The concept of Charity in Islam (3/3)

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Charity in Islam
  1. Charity
  2. Zakah
  3. Sadaqah
By: Wahiduddin Khan

Sadaqah

Sadaqah is also a means of moral learning.  Sadaqah (Charity) is an Ibadah (worship). According to Hadith, Sadaqah is prescribed for every person every day the sun rises.  Hadith is much more explicit. To remove from the road anything, which may cause hurt is called Sadaqah or a charitable deed.  According to another Hadith  "there is a Sadaqah (charity) on every limb with every new sun, and to do justice among people is also a charity". On every limb there is a Sadaqah (charity) every day. If a man allows another to ride his animal, it is a charity; or if he helps him to load his animal, this is also a charity. And so is a good word. Every step, which a man takes in going to pray, is a charity; and to show the way is charity. Sadaqah is a very wide term and is used in the Quran to cover all kinds of charity.  Examples of other charitable deeds are; "your salutation to people," "your enjoining what is right and forbidding what is wrong", "refraining from doing evil to any one", of a smile or a glass of water to a thirsty person, or they may even just utter a kindly word and so on. The circle of those toward whom an act of charity may be done is equally wide. To give food to one's wife or one's children is called a charitable deed, while to maintain even one's self is not excluded from the category of charitable deeds. The Noble Prophet said, "Whatever you feed yourself with is a charity, and whatever you feed your children with is a charity, and whatever you feed your wife with is a charity, and whatever you feed your servant with is a charity." The doing of good to the dumb creation is also called a charity; Planting something from which a person, bird or animal later eats also counts as charity. The Glorious Qur'an also speaks of extending charity not only to all men (including believers and unbelievers) (2:272), but also to the dumb creation (51:19).

The Qur'an lays stress on the believers to care for the needy, the orphans, the destitute and the unfortunate members of the society. 'The believers ... are steadfast in prayers, and in whose wealth there is a right acknowledged, for the poor and the destitute. (Qur'an 70:22-24). There is no limit on Sadaqah. Prophet of Allah (SAS) said,  'your smile for your brother is Sadaqah. Your removal of stones, thorns or bones from the paths of people is Sadaqah. Your guidance of a person who is lost is Sadaqah.' (Related by Bukhari from Ibn Hibban's Sahih).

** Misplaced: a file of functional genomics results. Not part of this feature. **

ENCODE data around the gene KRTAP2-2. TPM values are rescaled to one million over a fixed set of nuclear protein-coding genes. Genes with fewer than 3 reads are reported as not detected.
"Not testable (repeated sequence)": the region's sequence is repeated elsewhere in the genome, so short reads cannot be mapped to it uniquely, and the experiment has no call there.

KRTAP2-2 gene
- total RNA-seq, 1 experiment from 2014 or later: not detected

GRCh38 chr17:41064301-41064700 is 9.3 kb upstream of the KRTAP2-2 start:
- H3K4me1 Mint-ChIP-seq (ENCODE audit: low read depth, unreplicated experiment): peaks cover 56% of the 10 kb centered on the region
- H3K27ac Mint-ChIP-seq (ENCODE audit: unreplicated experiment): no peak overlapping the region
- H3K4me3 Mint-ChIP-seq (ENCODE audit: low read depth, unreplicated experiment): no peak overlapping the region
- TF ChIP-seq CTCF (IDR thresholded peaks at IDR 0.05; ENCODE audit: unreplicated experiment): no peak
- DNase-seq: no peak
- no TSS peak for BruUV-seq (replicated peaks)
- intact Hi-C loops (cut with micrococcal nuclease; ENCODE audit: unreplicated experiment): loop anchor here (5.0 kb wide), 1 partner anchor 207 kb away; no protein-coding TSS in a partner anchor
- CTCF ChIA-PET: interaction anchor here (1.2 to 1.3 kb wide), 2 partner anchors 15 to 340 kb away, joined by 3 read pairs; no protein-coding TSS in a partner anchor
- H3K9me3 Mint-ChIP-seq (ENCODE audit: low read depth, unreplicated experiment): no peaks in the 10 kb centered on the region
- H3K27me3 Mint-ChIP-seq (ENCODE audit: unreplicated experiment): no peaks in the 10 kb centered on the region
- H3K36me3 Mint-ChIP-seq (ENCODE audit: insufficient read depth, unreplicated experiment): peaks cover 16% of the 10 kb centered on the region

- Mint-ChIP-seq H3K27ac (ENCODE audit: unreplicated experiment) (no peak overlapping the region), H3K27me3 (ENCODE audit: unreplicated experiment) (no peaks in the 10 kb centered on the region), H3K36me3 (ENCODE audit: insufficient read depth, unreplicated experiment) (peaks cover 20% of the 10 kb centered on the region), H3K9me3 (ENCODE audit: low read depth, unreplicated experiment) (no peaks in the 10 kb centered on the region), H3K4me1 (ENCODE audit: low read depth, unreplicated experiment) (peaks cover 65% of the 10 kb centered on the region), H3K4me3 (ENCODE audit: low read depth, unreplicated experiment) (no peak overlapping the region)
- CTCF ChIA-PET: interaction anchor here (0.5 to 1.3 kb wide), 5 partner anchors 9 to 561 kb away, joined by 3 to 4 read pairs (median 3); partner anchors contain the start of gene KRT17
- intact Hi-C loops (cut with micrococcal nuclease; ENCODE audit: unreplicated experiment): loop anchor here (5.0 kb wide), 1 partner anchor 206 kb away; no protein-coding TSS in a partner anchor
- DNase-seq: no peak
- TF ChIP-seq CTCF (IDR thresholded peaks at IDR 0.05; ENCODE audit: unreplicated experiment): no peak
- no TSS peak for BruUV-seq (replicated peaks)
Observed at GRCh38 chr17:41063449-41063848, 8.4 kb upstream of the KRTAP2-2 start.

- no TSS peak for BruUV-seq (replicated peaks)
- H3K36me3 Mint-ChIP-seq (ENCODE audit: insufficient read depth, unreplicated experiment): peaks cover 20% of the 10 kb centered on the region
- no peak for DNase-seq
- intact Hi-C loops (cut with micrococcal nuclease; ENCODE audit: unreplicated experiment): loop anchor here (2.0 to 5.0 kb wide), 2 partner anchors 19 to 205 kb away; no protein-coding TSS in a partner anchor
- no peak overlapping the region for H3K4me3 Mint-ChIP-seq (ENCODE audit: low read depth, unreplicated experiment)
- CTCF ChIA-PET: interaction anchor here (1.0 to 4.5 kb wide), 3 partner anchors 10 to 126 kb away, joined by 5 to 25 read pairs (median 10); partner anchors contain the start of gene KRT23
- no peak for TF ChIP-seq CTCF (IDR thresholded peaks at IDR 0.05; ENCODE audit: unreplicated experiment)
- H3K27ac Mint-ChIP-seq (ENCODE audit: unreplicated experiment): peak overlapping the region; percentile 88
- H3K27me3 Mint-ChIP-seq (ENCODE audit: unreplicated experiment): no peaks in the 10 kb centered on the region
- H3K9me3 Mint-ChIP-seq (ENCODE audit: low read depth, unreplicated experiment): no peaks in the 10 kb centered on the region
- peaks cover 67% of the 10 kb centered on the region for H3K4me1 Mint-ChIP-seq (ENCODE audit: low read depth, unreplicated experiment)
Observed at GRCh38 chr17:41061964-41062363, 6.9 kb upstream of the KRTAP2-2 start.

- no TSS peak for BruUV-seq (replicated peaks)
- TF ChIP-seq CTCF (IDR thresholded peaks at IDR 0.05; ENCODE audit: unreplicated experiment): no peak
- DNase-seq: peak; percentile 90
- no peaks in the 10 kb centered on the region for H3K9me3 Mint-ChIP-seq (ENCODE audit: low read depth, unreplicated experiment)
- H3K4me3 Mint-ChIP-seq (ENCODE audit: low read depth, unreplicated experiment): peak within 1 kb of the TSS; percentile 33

'A Muslim does not plant, or sow anything from which a person, animal or anything eats but it is considered as Sadaqah from him.' (Prophet of Allah (SAS) related by Bukhari.)

Sadaqah-e-jaria (an everlasting Sadaqah): Leaving a contribution in your will in the form of a Sadaqah to some charitable institution is surely a noble decision and will be deemed as a Sadaqah-e-jaria. Sadaqah in the form of wakf is also Sadaqah-e-jaria, i.e. permanent alms. Helping someone to establish himself in business, giving someone a proper education; helping someone to recover from some disease by monetary assistance; to looking after the orphans and the destitute; giving scholarships to students, all such charitable works, come under Sadaqah-e-jaria  - that is why so many centers of social welfare have continued to function in the Muslim community. The reward for giving voluntary alms in secret is seventy times that of giving it publicly (Al-Baydawi, Anwar al-Tanazil, 2/211). Any gift from a Muslim's estate will live on in the lives of other brothers and sisters less fortunate than the donor and his/her heirs.